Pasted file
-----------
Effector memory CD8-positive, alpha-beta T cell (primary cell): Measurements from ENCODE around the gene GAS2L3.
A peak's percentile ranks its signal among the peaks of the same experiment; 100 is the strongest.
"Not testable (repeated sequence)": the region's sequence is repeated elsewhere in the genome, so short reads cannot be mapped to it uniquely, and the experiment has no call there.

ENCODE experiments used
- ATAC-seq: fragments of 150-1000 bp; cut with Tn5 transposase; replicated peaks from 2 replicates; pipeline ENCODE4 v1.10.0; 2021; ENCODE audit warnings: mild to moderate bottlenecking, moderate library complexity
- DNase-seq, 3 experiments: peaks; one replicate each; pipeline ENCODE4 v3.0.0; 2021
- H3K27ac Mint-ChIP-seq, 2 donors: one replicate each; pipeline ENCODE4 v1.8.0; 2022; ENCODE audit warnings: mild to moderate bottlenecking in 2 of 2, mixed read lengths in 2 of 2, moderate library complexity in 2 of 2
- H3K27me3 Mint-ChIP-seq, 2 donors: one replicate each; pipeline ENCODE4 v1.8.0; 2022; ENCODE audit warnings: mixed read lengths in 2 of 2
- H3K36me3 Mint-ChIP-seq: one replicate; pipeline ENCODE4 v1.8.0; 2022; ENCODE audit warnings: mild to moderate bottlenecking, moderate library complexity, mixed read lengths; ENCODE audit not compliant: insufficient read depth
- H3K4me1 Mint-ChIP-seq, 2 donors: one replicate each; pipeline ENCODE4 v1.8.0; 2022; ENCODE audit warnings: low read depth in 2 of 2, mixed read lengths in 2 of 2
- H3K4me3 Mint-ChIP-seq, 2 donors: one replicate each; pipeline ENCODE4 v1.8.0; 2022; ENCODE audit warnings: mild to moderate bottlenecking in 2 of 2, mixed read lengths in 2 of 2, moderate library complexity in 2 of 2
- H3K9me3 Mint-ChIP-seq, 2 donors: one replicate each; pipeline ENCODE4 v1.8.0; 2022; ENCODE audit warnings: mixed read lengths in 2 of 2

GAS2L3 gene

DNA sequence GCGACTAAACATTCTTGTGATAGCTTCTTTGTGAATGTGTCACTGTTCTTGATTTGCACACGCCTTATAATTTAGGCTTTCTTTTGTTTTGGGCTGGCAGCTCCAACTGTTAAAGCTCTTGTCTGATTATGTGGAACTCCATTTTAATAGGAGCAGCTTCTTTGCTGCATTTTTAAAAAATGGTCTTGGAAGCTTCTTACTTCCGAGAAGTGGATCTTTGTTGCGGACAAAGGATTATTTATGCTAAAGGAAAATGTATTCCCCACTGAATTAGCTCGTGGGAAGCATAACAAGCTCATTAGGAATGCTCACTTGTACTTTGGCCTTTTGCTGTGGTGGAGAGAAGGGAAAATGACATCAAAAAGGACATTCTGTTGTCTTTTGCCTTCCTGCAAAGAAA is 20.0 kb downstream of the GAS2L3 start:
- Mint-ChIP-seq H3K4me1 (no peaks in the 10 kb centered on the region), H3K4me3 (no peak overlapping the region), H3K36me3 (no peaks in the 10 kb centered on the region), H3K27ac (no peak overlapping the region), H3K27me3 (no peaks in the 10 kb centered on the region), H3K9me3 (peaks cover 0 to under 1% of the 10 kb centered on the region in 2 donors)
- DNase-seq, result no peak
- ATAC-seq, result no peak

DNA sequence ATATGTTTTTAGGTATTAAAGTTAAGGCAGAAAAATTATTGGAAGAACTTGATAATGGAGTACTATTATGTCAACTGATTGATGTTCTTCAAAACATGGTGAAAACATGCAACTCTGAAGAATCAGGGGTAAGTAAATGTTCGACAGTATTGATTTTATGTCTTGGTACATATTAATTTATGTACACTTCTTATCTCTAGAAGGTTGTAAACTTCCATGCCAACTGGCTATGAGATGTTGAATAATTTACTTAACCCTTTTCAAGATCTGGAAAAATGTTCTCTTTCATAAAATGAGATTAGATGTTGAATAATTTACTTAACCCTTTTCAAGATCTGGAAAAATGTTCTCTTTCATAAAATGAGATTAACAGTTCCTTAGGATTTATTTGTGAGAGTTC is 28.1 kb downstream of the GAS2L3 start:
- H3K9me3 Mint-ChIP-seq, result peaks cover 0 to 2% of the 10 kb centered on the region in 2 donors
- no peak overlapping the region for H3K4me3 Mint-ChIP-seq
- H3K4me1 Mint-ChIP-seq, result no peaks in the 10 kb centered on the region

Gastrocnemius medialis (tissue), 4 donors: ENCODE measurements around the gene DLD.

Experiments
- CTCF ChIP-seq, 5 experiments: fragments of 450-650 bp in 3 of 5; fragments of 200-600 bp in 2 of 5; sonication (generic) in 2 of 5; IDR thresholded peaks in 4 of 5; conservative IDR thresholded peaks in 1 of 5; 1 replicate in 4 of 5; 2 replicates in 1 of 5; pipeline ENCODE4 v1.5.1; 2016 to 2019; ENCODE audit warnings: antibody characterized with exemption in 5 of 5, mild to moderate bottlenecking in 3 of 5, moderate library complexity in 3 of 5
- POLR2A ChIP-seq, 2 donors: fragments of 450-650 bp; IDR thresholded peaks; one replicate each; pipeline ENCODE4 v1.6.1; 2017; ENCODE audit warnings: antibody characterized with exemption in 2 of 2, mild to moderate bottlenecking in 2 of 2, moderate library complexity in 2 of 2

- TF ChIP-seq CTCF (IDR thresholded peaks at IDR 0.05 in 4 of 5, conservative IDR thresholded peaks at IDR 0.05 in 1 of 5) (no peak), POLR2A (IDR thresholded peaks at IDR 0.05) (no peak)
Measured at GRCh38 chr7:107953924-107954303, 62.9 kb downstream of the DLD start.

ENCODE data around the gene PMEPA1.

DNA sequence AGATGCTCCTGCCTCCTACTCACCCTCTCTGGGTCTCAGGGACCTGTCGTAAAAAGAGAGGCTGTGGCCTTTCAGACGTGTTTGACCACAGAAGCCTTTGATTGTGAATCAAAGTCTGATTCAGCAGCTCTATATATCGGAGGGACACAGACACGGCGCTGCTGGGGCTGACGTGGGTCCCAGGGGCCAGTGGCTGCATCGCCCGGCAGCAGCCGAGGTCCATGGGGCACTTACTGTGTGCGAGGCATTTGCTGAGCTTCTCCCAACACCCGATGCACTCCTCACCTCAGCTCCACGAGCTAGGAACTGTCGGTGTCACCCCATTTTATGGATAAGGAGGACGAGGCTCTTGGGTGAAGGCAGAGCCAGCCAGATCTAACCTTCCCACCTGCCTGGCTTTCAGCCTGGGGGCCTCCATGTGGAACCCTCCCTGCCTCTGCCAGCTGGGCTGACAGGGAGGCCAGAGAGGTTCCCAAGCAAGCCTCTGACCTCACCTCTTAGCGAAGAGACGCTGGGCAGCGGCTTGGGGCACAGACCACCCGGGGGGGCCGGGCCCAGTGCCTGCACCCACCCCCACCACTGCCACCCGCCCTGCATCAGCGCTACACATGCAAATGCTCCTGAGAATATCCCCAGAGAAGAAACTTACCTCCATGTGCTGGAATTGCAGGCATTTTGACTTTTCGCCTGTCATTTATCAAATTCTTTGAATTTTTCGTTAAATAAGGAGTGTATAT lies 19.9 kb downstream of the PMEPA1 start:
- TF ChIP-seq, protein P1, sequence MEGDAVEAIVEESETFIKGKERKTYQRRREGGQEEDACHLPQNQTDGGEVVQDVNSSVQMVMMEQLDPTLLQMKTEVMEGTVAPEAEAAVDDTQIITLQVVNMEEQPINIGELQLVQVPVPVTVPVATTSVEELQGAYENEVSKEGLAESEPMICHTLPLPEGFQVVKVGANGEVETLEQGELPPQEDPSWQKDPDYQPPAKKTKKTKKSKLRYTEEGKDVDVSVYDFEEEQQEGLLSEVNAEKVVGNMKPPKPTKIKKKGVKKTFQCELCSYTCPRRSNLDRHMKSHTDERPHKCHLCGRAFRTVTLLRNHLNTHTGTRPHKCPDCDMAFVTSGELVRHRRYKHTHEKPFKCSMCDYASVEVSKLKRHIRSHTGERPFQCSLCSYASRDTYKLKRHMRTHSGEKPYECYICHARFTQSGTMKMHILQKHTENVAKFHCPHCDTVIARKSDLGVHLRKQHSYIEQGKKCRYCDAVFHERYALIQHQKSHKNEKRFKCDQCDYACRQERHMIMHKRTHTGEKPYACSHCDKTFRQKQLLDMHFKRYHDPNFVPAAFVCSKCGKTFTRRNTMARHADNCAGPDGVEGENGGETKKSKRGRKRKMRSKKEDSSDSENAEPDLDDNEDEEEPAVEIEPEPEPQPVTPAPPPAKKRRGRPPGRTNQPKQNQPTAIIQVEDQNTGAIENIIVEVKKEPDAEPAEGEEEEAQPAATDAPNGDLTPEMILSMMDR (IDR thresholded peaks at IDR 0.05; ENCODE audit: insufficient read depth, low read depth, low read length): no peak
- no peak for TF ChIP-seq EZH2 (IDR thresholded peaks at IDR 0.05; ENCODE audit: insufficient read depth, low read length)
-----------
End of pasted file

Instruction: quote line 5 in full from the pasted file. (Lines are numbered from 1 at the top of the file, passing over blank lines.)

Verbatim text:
- ATAC-seq: fragments of 150-1000 bp; cut with Tn5 transposase; replicated peaks from 2 replicates; pipeline ENCODE4 v1.10.0; 2021; ENCODE audit warnings: mild to moderate bottlenecking, moderate library complexity